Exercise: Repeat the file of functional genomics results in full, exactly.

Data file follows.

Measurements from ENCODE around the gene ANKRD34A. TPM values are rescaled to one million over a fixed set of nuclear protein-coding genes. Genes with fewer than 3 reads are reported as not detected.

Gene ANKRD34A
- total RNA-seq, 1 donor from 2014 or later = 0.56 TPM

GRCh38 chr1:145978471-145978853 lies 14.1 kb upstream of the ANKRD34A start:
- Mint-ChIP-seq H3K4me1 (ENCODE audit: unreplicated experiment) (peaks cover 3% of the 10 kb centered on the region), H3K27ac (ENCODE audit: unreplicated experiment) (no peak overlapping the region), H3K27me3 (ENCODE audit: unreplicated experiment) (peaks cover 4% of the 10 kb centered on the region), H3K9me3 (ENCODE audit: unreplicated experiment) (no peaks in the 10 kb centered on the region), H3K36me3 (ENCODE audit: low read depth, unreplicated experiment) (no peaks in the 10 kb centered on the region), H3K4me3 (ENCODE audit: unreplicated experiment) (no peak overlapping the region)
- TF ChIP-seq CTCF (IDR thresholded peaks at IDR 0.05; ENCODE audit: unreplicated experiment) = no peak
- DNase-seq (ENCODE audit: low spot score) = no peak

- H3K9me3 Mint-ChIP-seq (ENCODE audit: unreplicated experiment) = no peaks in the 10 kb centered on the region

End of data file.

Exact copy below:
Measurements from ENCODE around the gene ANKRD34A. TPM values are rescaled to one million over a fixed set of nuclear protein-coding genes. Genes with fewer than 3 reads are reported as not detected.

Gene ANKRD34A
- total RNA-seq, 1 donor from 2014 or later = 0.56 TPM

GRCh38 chr1:145978471-145978853 lies 14.1 kb upstream of the ANKRD34A start:
- Mint-ChIP-seq H3K4me1 (ENCODE audit: unreplicated experiment) (peaks cover 3% of the 10 kb centered on the region), H3K27ac (ENCODE audit: unreplicated experiment) (no peak overlapping the region), H3K27me3 (ENCODE audit: unreplicated experiment) (peaks cover 4% of the 10 kb centered on the region), H3K9me3 (ENCODE audit: unreplicated experiment) (no peaks in the 10 kb centered on the region), H3K36me3 (ENCODE audit: low read depth, unreplicated experiment) (no peaks in the 10 kb centered on the region), H3K4me3 (ENCODE audit: unreplicated experiment) (no peak overlapping the region)
- TF ChIP-seq CTCF (IDR thresholded peaks at IDR 0.05; ENCODE audit: unreplicated experiment) = no peak
- DNase-seq (ENCODE audit: low spot score) = no peak

- H3K9me3 Mint-ChIP-seq (ENCODE audit: unreplicated experiment) = no peaks in the 10 kb centered on the region